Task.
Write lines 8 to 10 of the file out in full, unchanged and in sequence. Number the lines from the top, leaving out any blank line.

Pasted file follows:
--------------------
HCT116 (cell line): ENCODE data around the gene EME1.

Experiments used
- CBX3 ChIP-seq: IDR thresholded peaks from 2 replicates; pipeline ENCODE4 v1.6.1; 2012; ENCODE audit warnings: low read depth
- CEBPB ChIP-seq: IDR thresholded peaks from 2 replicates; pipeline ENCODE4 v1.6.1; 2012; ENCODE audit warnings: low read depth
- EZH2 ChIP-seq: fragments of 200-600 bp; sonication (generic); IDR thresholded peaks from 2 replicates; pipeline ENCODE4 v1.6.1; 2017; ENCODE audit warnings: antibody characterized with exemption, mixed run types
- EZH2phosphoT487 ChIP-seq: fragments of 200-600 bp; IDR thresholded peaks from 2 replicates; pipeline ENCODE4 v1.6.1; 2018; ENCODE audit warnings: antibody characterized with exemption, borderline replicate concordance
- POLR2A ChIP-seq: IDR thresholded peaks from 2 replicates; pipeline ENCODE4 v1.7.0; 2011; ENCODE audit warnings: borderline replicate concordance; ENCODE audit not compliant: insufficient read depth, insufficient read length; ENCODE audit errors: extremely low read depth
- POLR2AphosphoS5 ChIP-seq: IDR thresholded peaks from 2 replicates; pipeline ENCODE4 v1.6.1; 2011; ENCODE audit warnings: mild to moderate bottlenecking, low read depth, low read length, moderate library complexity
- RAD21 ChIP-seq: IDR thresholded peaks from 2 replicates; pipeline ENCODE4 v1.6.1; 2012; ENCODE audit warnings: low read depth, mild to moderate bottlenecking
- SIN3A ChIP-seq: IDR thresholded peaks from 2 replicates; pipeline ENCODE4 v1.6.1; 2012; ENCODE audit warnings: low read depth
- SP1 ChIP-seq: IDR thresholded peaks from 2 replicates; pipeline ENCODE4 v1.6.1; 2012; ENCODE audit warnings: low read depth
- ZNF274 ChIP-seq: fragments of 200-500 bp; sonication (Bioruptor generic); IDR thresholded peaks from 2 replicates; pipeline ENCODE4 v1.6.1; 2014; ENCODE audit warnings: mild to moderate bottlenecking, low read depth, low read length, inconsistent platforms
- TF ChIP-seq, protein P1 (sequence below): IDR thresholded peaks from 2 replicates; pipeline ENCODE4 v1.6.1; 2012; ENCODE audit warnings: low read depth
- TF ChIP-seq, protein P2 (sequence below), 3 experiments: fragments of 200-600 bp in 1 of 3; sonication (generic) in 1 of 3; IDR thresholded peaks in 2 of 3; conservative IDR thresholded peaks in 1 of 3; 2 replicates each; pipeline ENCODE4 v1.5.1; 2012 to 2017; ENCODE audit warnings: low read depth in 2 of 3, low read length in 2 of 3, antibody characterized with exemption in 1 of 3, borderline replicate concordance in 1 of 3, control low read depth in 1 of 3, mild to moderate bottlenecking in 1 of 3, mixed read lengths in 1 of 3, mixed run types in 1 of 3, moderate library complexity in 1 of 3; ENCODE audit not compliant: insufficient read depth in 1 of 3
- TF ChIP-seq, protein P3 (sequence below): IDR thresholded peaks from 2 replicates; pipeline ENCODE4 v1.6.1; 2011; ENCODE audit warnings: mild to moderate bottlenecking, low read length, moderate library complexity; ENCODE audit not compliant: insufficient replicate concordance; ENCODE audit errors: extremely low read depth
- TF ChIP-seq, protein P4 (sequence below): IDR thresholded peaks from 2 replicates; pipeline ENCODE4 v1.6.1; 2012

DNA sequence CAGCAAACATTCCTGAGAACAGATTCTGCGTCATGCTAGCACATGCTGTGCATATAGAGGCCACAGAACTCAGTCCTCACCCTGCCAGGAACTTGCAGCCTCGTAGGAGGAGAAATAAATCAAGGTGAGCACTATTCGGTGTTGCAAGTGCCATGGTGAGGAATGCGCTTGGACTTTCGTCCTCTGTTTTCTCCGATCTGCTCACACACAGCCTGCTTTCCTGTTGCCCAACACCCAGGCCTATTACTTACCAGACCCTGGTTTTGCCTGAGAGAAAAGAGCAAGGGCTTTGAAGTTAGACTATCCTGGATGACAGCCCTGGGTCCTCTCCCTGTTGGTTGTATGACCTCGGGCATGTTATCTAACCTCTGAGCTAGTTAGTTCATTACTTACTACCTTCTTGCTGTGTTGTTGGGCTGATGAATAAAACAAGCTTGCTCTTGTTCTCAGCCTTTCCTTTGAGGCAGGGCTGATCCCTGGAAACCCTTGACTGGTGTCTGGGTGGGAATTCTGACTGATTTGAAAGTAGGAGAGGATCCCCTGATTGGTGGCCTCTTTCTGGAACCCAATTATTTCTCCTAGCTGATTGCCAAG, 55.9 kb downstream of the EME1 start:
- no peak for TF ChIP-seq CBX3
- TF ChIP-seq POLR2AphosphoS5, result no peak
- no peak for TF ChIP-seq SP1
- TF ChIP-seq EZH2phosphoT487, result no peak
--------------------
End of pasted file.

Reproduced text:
- POLR2AphosphoS5 ChIP-seq: IDR thresholded peaks from 2 replicates; pipeline ENCODE4 v1.6.1; 2011; ENCODE audit warnings: mild to moderate bottlenecking, low read depth, low read length, moderate library complexity
- RAD21 ChIP-seq: IDR thresholded peaks from 2 replicates; pipeline ENCODE4 v1.6.1; 2012; ENCODE audit warnings: low read depth, mild to moderate bottlenecking
- SIN3A ChIP-seq: IDR thresholded peaks from 2 replicates; pipeline ENCODE4 v1.6.1; 2012; ENCODE audit warnings: low read depth